Cota was later given command of the 28th Division and was part of the liberation of Paris, and then took part in the invasion and liberation of Belgium. He was awarded the Croix de guerre with Palm by France, the Croix de guerre with Palm  by Belgium. The Croix de Guerre is awarded to an individual or unit that distinguishes themselves with heroism under fire. Field Marshall Montgomery pinned the British Distiguished Service Order on Cota. The DSO is awarded only to military officers who distinguish themselves under fire in combat. 

Cota died on October 4, 1971 and is buried in the West Point Cemetary. 

Gen. Dutch Cota- A true American Hero. 

The Beast Of Omaha: 

One of the defending Germans at Omaha Beach  was MG42 gunner Lance Corporal Heinrich Severloh who was in a well emplaced bunker; "Widerstandsnest 62" with good fields of fire. Severloh was instructed to target the US troops while they were still wading towards the beach. That Bunker still stands today and you can visit it. Severloh engaged the landing Americans for 9 hours, firing 12,000 rounds before his ammunition ran out and according to some historical analysts, Severloh may have been responsible for up to 3,000 of the casualties taken by the American forces. Severloh was nicknamed the "Beast of Omaha" by US survivors of the landing


Anonymous said...

Way to trash the captain. And he deserved it.

Anonymous said...

Monty almost blew all of D Day. He said he would take Caen in D Day + 8 hours. Liar. Caen fell on July 22 after being obliterated by aerial and Naval Bombardments.

Anonymous said...

What about Rommel not releasing the 15th Panzers? If released early they would have broken through the weak allied lines and you would have had a German Panzer division on the beaches wreaking havoc.

Anonymous said...

Rommel was worse than Monty. Rommel was sure the invasion would be at Pas de Calais. It was the shortest distance on the channel between Britain and France and the allies built a deception around Patton invading at Calais. The Germans were certain after North Africa that Patton would lead the invasion.
Rommel was the victim of social engineering. A massive deception that worked perfectly.
Well done.
Plus he was in Berlin on June 6 because the weather was too bad and he was sure there would not be an invasion and he had a new pair of shoes for his wife that he had bought in Paris.

Anonymous said...

Fun facts- Yogi Berra landed at d Day.
So did JD Salinger. Salinger fought in combat all the way to the Battle of Bulge. He came home suffering from PTSD. He kept his sanity in combat by writing at night.

Anonymous said...

Monty was way way way overrated. And he was an egotist. Patton was better by far. So was Norm Cota. But Ike had to placate the British and they needed a lead role. England had stood alone and was entitled to share in the glory.
But when Ike's nuts were in the fire at the Bulge the British couldn't help relieve Bastogne but Patton disengaged elements of his Third Army, marched them almost two hundred miles and re-engaged the Germans at Bastonge within 48 hours. It was a remarkable feat of Generalship.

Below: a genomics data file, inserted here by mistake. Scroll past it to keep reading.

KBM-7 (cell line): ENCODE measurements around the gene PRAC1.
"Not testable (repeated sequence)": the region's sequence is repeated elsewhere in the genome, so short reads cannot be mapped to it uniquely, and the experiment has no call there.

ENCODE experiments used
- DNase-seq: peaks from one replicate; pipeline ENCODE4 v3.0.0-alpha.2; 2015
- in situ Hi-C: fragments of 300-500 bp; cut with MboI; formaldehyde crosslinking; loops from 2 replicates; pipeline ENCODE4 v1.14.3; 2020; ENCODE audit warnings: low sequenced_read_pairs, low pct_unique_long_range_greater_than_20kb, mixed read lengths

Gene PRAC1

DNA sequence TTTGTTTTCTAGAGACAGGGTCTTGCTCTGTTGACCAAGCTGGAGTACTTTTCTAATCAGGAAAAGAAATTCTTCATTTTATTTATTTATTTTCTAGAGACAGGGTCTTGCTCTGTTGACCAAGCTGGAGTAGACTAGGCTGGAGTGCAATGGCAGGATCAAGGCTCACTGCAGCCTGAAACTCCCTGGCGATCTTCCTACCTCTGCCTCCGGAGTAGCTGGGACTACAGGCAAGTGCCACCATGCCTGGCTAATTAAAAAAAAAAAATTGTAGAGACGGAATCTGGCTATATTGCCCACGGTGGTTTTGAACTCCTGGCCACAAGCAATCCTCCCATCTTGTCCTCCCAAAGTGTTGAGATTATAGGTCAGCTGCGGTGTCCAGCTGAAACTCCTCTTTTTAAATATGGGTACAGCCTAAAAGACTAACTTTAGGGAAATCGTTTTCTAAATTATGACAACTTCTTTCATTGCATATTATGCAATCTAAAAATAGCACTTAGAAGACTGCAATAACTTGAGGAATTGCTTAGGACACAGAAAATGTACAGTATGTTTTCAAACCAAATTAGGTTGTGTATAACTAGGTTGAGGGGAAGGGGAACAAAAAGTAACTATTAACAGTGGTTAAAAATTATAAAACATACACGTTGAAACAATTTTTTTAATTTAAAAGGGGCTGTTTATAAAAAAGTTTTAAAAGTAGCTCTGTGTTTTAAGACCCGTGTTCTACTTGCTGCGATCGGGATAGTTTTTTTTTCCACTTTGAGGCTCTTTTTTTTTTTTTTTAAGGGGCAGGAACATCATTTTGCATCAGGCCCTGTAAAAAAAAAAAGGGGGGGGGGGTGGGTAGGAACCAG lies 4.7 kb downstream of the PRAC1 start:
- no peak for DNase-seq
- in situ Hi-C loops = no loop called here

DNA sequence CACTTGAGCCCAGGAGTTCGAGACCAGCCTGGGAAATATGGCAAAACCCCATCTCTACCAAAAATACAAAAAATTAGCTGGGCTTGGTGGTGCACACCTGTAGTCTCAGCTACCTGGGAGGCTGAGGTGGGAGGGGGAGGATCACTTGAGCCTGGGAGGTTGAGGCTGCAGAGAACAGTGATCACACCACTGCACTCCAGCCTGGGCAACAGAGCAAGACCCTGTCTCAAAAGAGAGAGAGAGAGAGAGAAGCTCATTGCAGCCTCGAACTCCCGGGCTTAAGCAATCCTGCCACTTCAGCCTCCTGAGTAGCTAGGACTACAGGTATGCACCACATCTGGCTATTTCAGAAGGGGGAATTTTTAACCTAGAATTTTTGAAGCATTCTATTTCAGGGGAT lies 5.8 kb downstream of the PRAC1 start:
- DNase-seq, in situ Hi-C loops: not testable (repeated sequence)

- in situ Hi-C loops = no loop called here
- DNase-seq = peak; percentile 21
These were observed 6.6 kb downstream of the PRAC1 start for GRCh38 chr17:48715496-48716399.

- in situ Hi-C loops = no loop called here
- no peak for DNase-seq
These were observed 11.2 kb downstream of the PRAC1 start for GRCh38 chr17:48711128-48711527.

Anonymous said...

No member of the 101st Airborne would ever admit they needed Patton to rescue them. As one paratrooper put in on Xmas - "The Germans have us surrounded ...the poor bastards."

Anonymous said...

From the German commander to the American Commander Bastogne. We have you surrounded and offer you a peaceful surrender which will save many lives.

From the American Commander Bastogne, to the German Commander: NUTS!
Gen McCauliffe

Anonymous said...

JD Salinger landed at Omaha Beach. His landing craft was a 1000 yards off course. He was in the third or fourth wave. The wave of his division just before him landed on course and was wiped out. Salinger often mentioned the only reason he survived the d day landings was because his landing craft was 1000 yards off course.

Anonymous said...

"Wounds my heart with a monotonous languor..."

The invasion is ON

Anonymous said...

Don't forget Major John Howard and his leading the British 6th Airborne Infantry glider attack at the Pegasus bridge over the river Orne.
"Attack at night. Hold until relieved."

A true hero of D Day.

Anonymous said...

Yes.. Major Howard of the Oxs and Bucks.
Oxfordshire and Buckinghamshire light infantry.

Right o old chap.

Anonymous said...

German General Max Pemsel, chief of staff of the German 7th Army had it figured out before dawn on June 6. He pieced together the paratrooper drops and the bombardment at Calais as a feint and wanted reinforcements sent up immediately.
After the war General Pemsel was one of the very few of the Wehrmacht officers to serve in the West German army.

Anonymous said...

General Theodore Roosevelt, jr., of the 4th Infantry division, the assistant division commander, went ashore on the first wave at Utah beach. The division was dropped way off course but Gen Roosevelt made the decision "This is where we are and this is where we will start the war."
He won the congressional medal of honor for his bravery under fire at Utah Beach on the first wave June 6, 1944.

Anonymous said...

Jodl, Von Rundsteadt, Rommel...the Germans had some very good generals rump.
Very good.
But Der Fuhrer schläft...Hitler was asleep and no one would wake him to release the 15th Panzer division.

Der Fuhrer schläft
Der Fuhrer schläft